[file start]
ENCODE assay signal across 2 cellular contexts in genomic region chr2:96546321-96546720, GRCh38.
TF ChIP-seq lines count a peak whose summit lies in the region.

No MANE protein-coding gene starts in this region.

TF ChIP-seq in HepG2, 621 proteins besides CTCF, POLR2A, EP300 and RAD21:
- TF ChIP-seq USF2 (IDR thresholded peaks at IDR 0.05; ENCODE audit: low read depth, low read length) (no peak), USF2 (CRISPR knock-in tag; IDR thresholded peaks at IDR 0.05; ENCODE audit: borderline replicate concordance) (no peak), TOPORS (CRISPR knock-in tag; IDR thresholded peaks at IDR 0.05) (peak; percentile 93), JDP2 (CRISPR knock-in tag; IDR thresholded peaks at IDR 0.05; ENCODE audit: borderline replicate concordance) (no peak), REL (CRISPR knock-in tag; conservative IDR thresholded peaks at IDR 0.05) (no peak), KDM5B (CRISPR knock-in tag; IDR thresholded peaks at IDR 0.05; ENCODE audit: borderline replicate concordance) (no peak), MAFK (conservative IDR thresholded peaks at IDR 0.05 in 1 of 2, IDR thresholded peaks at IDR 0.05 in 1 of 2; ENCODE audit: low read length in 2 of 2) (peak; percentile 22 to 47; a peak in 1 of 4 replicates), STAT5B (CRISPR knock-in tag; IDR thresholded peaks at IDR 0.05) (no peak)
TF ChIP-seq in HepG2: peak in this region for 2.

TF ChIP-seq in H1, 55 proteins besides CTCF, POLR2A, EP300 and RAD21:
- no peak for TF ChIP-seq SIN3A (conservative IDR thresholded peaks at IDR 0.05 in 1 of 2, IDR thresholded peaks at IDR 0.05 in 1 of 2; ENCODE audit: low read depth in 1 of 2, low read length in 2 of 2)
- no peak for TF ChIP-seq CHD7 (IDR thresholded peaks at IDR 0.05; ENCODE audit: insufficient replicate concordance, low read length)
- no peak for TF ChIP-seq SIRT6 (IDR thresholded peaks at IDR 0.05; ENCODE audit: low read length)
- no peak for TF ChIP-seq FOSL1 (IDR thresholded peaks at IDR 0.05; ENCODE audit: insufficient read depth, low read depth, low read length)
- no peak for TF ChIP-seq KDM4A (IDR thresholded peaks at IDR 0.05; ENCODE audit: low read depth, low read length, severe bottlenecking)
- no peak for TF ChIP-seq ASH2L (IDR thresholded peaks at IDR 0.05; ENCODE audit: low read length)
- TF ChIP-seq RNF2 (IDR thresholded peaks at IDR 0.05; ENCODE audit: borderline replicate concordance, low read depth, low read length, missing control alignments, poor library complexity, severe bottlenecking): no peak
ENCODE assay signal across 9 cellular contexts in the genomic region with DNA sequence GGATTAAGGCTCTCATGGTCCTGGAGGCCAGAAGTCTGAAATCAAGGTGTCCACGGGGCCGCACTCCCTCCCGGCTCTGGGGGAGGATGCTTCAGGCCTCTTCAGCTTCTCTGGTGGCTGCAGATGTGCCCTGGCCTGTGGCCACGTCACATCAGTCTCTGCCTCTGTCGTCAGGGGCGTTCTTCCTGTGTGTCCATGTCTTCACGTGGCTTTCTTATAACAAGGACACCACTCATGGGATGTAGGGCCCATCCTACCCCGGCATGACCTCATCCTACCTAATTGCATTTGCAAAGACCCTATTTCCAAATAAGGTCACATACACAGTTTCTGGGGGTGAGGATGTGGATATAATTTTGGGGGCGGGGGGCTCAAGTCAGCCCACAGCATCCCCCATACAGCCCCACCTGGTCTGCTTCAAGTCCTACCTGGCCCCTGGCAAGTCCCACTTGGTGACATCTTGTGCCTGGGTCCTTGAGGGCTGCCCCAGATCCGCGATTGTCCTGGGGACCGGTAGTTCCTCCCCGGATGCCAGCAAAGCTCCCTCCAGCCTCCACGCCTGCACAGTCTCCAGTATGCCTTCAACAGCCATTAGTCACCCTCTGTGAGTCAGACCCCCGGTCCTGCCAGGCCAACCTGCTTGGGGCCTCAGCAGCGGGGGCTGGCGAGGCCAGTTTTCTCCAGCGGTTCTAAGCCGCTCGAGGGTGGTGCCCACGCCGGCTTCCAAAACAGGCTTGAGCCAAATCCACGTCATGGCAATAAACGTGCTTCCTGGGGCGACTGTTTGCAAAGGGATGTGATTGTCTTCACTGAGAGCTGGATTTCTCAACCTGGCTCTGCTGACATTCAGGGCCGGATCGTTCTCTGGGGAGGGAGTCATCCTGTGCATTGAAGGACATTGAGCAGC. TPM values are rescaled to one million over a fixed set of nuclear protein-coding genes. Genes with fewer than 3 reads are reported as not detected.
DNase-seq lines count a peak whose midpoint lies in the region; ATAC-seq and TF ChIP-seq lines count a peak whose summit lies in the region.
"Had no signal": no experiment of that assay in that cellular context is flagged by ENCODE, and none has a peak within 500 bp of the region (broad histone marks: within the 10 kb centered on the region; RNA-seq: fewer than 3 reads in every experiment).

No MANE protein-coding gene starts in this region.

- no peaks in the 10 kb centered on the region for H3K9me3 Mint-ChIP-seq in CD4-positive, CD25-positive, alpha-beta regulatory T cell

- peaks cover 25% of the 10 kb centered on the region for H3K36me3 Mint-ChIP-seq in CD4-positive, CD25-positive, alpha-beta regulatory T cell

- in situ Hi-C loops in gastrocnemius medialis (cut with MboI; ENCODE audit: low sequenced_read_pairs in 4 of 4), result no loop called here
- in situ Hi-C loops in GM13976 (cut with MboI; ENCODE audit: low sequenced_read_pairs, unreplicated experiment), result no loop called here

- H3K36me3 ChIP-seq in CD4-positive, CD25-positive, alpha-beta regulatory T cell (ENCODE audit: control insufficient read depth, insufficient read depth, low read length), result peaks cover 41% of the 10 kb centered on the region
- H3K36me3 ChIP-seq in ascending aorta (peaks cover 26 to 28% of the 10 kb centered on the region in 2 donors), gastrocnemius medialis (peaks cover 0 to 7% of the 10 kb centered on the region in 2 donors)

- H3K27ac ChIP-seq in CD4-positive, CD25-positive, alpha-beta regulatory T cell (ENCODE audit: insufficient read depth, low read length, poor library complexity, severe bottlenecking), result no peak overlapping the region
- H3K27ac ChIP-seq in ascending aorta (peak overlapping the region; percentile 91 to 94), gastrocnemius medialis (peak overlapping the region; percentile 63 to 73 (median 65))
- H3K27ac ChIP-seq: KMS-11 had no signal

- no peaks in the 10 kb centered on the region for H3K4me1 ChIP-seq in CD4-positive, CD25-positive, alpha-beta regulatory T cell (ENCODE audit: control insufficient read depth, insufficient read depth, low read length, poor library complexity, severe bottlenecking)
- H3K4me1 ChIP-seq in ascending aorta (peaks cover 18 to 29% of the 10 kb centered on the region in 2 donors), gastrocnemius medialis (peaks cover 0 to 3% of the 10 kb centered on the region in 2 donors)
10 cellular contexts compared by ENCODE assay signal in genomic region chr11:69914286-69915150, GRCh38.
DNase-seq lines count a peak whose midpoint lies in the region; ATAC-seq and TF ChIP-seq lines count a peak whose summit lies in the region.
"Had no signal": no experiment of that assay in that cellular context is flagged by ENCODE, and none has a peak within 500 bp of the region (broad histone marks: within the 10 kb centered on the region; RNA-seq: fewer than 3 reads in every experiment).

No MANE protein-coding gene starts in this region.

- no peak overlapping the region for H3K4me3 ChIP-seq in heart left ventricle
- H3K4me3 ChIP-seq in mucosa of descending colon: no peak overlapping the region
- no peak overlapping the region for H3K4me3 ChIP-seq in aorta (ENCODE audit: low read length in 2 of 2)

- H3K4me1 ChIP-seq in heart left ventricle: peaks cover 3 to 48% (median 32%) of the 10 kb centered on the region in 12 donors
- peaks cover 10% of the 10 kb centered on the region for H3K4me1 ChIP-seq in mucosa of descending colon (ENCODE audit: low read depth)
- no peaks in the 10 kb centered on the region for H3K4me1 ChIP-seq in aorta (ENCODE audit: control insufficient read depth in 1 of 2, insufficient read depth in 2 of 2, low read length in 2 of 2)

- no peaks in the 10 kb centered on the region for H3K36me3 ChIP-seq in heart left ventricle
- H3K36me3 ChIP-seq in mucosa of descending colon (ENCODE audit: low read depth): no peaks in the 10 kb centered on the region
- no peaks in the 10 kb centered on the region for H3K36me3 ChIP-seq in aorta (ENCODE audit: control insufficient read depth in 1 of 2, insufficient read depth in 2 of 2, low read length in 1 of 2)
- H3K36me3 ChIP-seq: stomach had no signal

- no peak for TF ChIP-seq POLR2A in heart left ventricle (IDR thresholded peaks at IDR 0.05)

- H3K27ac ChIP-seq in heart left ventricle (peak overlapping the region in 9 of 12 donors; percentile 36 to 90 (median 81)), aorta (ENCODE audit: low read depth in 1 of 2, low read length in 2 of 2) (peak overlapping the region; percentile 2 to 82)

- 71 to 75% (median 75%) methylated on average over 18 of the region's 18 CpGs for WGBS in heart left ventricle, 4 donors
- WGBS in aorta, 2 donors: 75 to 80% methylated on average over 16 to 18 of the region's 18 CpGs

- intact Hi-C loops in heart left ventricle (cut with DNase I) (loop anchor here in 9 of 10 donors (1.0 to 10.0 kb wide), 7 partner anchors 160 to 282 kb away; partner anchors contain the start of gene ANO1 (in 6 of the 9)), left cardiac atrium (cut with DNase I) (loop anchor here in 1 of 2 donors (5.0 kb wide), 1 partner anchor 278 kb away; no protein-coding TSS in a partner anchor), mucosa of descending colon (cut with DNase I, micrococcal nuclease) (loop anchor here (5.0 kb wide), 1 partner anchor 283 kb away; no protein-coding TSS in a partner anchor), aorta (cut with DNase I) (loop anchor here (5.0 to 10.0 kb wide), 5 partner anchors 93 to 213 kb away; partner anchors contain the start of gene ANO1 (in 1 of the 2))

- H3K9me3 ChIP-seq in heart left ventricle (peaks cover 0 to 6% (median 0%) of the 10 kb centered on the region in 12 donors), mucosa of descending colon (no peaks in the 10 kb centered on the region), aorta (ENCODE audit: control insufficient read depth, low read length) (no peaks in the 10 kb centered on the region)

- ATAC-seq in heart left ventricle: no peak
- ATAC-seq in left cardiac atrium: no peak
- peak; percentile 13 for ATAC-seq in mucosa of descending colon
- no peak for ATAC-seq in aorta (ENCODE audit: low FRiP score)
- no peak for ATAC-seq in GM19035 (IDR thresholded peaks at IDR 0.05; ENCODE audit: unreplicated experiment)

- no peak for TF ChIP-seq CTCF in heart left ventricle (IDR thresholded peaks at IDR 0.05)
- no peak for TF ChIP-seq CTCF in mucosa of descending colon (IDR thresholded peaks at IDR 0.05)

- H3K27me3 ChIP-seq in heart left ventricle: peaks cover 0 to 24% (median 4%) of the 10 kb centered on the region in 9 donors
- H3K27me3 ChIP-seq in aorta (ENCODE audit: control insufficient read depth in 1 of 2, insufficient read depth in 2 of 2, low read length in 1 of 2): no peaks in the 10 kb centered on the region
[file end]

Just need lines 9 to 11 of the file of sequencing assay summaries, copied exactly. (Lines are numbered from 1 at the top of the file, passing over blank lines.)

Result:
- no peak for TF ChIP-seq CHD7 (IDR thresholded peaks at IDR 0.05; ENCODE audit: insufficient replicate concordance, low read length)
- no peak for TF ChIP-seq SIRT6 (IDR thresholded peaks at IDR 0.05; ENCODE audit: low read length)
- no peak for TF ChIP-seq FOSL1 (IDR thresholded peaks at IDR 0.05; ENCODE audit: insufficient read depth, low read depth, low read length)